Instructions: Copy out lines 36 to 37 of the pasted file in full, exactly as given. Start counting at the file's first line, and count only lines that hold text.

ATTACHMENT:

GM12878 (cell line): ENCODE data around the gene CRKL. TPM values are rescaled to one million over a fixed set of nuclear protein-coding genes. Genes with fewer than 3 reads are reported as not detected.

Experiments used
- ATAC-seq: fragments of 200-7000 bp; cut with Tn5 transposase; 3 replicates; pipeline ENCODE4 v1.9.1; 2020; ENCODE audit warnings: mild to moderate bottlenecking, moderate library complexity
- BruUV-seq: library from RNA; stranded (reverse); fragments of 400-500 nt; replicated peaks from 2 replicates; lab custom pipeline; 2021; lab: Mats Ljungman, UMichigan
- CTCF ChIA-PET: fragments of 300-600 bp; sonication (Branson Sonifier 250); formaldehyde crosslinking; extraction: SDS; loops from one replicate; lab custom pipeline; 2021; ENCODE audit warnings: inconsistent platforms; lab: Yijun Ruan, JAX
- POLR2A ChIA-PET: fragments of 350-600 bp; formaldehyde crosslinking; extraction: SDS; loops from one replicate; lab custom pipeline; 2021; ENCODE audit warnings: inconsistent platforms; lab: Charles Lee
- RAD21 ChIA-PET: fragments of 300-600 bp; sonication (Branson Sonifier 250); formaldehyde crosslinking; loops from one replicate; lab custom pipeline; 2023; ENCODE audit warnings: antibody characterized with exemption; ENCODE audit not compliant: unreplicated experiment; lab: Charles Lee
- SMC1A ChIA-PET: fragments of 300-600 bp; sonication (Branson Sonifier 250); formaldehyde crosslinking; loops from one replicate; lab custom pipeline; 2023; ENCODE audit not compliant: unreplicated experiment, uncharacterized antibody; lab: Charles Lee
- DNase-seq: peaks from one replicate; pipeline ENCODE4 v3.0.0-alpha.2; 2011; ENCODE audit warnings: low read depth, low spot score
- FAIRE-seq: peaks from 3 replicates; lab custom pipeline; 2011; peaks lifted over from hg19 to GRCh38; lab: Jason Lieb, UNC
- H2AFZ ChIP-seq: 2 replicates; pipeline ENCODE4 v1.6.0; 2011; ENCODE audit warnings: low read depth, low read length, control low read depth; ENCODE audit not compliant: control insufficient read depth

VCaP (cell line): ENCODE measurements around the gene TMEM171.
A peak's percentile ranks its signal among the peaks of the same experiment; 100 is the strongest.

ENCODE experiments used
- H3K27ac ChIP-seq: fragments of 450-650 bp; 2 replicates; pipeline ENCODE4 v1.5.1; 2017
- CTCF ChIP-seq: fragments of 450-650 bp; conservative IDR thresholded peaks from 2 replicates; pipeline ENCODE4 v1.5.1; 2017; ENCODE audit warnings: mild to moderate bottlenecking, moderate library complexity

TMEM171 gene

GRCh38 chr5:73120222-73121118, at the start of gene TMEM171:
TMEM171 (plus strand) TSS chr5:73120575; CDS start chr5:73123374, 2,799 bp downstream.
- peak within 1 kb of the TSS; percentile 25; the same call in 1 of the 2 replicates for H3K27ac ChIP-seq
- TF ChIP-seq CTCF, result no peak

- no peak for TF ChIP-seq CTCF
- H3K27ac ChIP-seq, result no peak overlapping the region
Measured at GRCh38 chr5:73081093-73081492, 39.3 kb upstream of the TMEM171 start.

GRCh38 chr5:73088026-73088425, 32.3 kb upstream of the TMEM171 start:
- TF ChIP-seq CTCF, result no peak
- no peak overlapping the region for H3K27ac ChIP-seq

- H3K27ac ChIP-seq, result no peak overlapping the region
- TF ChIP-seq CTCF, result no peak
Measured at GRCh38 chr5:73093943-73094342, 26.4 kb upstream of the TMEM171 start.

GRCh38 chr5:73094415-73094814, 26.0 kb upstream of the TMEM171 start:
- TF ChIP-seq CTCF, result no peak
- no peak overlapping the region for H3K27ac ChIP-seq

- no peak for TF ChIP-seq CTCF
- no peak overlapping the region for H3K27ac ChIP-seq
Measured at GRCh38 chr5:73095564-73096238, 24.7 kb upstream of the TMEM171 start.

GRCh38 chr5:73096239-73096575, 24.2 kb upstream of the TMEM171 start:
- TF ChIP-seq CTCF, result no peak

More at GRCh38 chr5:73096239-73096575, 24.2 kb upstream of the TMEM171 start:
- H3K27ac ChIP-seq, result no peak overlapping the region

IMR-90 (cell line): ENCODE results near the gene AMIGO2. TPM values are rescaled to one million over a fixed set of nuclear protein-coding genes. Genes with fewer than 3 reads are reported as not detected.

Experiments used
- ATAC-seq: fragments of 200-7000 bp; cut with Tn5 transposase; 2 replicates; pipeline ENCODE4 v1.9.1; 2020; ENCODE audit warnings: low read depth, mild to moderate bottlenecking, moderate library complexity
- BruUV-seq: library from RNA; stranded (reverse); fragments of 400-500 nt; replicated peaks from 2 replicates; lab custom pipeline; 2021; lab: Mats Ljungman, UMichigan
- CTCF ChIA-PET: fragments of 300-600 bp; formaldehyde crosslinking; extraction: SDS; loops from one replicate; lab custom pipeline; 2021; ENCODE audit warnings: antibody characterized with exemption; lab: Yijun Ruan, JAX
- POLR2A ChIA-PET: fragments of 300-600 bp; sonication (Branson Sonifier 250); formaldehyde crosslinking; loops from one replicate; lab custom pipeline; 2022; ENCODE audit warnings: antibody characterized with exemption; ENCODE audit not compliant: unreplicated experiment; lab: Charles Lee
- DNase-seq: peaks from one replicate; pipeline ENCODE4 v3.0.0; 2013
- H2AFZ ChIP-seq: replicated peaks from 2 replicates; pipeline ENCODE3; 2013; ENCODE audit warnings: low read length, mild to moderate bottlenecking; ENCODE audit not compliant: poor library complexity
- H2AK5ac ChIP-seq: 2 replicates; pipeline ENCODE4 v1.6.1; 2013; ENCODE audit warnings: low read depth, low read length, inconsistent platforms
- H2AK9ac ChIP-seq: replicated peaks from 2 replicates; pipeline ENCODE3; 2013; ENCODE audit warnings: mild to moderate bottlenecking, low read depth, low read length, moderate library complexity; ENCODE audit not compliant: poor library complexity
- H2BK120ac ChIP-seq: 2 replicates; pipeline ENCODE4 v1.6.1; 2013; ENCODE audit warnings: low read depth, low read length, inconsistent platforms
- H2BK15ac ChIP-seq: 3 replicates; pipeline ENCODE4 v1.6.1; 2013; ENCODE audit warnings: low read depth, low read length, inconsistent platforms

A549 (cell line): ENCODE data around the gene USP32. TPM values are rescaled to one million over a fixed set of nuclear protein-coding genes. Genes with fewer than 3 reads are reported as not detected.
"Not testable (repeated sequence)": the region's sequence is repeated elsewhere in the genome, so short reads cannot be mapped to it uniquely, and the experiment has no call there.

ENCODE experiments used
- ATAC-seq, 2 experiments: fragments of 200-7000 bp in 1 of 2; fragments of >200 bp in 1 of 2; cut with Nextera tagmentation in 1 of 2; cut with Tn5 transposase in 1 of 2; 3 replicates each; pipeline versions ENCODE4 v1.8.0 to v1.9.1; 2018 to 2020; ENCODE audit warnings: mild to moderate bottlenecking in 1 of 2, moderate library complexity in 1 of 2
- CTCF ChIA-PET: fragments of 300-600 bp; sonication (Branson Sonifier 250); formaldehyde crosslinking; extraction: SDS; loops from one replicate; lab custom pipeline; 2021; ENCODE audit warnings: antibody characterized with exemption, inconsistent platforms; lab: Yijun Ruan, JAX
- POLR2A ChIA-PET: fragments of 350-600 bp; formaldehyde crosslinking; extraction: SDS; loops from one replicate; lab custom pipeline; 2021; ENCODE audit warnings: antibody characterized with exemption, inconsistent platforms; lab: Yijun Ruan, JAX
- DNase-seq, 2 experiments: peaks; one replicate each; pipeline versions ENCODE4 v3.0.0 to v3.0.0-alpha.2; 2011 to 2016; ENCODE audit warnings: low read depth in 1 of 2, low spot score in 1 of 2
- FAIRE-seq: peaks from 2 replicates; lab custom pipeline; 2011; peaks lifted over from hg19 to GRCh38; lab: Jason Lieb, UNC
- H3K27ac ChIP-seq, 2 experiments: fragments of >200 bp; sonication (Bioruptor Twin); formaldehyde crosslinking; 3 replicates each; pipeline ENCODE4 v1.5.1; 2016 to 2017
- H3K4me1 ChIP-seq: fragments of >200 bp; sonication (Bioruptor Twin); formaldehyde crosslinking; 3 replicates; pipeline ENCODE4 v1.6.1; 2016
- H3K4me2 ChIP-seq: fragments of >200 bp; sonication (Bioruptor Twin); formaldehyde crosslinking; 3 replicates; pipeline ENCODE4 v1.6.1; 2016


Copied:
Measured at GRCh38 chr5:73095564-73096238, 24.7 kb upstream of the TMEM171 start.

GRCh38 chr5:73096239-73096575, 24.2 kb upstream of the TMEM171 start: